PALM SPRINGS, Calif. -- The big private label programs at big chains are liable to get bigger and more important in 1995, according to Mark Husson, vice president, J.P. Morgan Securities, New York.
Husson, formerly a U.K. retailer and now retail analyst, spoke about the status of supermarket private brand programs, and where some are likely to be headed, during a conference called Retailer Brand Realities, held here and hosted by the Institute for International Research, New York.
An unabashed store brand advocate, Husson labeled as "a joke" recent proclamations by some national brand suppliers and industry pundits that 1995 will be the "year of the brand." It's a mistake, he said, to think that, because the economy is approaching a better footing, "consumers will pay 20% extra for a national brand once they've been weaned on a perfectly acceptable and extremely cheap private brand alternative."
By Husson's estimation, leading supermarket chains are betting consumers won't bounce back to national brands this year, and will instead continue to lean toward the European model of placing greater emphasis on private label to boost gross margins, especially for operators of larger stores.
He presented findings from a survey of U.S. chains with high private brand penetration. "The gains in the last few years in private brand sales are very heavily weighted with the top 15 chains, and the rest is due to Wal-Mart," he said. "If you include perishables, then it is fair to say that several have private brand sales over 50%."
He discussed the status of programs at individual chains.
Albertson's, he said, took stock this year in its private brand strategy and is committed to a far more aggressive program.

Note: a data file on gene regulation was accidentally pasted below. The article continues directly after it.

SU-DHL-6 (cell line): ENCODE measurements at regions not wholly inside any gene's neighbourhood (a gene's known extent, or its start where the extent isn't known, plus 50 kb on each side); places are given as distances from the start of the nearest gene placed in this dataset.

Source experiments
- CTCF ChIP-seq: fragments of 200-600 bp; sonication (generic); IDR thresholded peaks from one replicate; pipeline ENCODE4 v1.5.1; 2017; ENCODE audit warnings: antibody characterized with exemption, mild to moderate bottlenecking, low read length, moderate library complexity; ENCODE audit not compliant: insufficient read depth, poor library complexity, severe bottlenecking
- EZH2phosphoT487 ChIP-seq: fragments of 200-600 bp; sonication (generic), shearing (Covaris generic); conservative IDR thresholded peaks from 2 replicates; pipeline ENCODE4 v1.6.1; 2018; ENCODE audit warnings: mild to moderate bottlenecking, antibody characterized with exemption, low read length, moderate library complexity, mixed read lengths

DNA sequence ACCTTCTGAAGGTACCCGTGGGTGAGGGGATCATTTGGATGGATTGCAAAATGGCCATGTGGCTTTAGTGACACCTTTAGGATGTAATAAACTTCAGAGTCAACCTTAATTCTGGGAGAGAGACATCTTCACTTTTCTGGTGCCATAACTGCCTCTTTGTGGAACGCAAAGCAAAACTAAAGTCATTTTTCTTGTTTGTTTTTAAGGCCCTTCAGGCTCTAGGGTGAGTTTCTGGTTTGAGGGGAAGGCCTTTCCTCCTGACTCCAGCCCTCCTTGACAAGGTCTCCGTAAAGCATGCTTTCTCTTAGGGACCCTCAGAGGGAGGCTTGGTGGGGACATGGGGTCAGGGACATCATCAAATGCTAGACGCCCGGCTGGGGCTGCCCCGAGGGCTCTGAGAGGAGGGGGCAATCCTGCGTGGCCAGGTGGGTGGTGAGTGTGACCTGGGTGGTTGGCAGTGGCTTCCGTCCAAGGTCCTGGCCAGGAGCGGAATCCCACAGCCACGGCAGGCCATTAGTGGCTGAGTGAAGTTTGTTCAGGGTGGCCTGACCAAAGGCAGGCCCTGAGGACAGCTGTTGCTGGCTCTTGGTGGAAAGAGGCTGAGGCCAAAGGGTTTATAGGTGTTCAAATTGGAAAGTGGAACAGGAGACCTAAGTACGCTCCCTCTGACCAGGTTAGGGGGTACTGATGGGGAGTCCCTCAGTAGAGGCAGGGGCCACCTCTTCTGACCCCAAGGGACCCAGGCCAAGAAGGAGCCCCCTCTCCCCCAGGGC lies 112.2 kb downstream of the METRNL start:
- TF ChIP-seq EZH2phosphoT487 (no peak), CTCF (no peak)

With private label penetration of 18%, American Stores, he said "is an odd jumble of businesses, a company with annual sales of $18.5 billion dollars being traded more like four or five separate $4 billion companies. He said American Stores will move toward more central corporate buying, with private brand the best opportunity for using "that $18 billion muscle."
Husson said American Stores' reliance on the President's Choice brand is a stop-gap measure to make up for the lack of a cohesive private brand program.
"The recent 10-SKU Cott program of soft drinks under the American Premier label goes somewhere toward starting to solve this strategic dilemma. I expect American Stores as a group to continue to pull such private brand rabbits out of their hat." Husson also said Kroger is moving more toward central buying and shipping. "A few private brand suppliers are about to get new and huge contracts, albeit with lower margins; while some smaller suppliers are likely to lose them."
The analyst mentioned Safeway and Vons Cos. together because of Safeway's ownership stake in Vons and the fact that Safeway's successful Safeway Select premium program is an apparent influence on the Vons Select line.
"While Safeway's private brand has only 2% penetration on the Select side, it has had a huge impact on the shelf in many categories."
The Vons Select program grew rapidly from 31 to 87 SKUs since its start in mid-1994, with fourth quarter penetration of 15%. "We believe this could be on average 18.5% during 1995, with corresponding gross margin advantages," Husson said. The chain is targeting 20% penetration by the end of 1995.